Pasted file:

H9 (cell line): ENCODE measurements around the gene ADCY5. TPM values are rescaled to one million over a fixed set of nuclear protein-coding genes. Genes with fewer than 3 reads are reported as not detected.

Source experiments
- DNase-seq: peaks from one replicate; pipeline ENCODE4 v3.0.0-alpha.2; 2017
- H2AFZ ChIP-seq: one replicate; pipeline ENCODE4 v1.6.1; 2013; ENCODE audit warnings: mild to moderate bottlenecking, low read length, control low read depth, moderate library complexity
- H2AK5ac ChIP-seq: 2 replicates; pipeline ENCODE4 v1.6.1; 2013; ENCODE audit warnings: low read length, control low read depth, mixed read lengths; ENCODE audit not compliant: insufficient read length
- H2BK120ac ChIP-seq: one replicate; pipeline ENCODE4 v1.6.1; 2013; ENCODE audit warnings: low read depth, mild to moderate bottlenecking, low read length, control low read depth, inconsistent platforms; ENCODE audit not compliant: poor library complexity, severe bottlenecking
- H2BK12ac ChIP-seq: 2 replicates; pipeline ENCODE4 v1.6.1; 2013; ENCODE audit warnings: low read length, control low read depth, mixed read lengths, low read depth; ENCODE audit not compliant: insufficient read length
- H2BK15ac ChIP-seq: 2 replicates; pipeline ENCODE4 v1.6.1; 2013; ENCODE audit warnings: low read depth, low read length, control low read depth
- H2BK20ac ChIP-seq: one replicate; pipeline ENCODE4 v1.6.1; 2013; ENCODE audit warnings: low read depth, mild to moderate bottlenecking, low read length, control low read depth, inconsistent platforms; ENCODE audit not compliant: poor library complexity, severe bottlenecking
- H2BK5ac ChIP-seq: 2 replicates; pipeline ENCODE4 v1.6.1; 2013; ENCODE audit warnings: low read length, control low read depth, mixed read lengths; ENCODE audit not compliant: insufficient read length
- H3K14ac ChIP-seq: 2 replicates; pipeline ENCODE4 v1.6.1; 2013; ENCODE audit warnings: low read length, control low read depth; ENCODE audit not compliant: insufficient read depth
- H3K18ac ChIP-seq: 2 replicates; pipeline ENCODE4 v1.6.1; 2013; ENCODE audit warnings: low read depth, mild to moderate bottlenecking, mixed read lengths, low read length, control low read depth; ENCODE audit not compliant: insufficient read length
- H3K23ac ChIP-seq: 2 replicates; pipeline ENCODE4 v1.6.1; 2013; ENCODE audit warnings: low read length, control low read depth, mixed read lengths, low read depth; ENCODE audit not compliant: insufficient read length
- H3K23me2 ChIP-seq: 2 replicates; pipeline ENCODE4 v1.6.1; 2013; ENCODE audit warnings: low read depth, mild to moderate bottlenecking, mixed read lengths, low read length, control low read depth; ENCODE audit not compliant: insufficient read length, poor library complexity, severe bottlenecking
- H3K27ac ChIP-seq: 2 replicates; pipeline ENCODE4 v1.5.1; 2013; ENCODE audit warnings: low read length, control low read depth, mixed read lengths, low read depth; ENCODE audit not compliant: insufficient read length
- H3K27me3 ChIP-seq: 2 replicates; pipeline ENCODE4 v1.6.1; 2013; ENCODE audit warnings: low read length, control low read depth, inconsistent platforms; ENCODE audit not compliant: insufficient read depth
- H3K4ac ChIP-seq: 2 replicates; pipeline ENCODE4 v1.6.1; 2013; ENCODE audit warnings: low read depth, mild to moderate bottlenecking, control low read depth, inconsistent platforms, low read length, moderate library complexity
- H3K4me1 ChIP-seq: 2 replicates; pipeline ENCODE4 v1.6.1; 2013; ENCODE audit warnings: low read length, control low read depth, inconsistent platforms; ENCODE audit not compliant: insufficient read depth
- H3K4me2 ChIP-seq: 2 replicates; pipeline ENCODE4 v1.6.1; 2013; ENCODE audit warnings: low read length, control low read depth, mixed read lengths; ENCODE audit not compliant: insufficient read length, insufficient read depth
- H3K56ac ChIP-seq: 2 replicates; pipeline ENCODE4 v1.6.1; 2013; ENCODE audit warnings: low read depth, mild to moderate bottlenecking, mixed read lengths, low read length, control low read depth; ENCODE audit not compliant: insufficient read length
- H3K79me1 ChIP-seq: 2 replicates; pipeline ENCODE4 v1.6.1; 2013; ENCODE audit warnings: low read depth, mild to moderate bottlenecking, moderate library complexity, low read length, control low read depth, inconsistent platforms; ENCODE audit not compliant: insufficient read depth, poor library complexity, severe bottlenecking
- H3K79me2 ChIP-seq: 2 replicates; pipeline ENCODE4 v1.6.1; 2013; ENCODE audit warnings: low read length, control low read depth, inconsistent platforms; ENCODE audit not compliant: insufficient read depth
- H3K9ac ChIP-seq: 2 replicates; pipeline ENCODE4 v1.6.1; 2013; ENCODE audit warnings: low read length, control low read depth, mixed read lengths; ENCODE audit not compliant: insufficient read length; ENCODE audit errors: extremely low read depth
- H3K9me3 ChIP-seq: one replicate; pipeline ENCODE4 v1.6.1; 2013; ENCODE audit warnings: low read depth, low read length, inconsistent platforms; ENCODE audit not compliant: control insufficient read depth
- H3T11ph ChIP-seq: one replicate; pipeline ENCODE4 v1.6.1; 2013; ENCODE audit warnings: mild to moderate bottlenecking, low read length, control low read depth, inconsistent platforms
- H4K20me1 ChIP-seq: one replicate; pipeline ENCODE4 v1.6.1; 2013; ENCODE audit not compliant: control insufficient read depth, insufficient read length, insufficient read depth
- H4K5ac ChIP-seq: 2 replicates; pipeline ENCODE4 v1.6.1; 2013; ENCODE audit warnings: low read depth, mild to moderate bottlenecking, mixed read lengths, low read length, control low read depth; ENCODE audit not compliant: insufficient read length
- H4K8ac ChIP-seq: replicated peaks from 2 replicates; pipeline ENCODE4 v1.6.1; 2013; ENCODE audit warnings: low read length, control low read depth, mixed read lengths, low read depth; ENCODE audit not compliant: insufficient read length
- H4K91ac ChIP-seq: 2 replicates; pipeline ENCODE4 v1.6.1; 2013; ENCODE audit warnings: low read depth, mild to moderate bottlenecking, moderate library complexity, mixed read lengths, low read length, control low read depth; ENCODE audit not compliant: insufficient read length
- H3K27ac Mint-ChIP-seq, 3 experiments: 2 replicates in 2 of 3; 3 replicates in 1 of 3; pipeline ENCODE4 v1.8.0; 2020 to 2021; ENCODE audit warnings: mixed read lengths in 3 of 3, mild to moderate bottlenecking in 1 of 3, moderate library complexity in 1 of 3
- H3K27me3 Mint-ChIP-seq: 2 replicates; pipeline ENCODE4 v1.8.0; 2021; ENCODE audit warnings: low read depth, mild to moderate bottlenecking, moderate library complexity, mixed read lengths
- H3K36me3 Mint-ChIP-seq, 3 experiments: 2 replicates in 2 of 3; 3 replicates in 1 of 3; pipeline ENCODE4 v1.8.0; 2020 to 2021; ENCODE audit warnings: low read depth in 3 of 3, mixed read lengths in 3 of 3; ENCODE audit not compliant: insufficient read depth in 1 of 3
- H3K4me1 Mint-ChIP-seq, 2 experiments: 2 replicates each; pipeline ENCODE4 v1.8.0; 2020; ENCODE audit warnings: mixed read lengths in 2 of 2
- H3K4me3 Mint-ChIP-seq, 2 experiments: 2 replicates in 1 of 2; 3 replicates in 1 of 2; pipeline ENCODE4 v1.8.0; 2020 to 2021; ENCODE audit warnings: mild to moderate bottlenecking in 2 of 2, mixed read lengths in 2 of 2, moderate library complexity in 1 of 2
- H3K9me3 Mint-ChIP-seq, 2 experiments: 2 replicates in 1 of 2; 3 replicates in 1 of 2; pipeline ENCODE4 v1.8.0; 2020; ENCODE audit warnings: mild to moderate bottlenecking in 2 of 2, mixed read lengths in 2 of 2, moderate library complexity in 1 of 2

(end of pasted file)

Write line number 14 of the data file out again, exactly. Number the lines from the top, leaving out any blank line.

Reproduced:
- H3K23me2 ChIP-seq: 2 replicates; pipeline ENCODE4 v1.6.1; 2013; ENCODE audit warnings: low read depth, mild to moderate bottlenecking, mixed read lengths, low read length, control low read depth; ENCODE audit not compliant: insufficient read length, poor library complexity, severe bottlenecking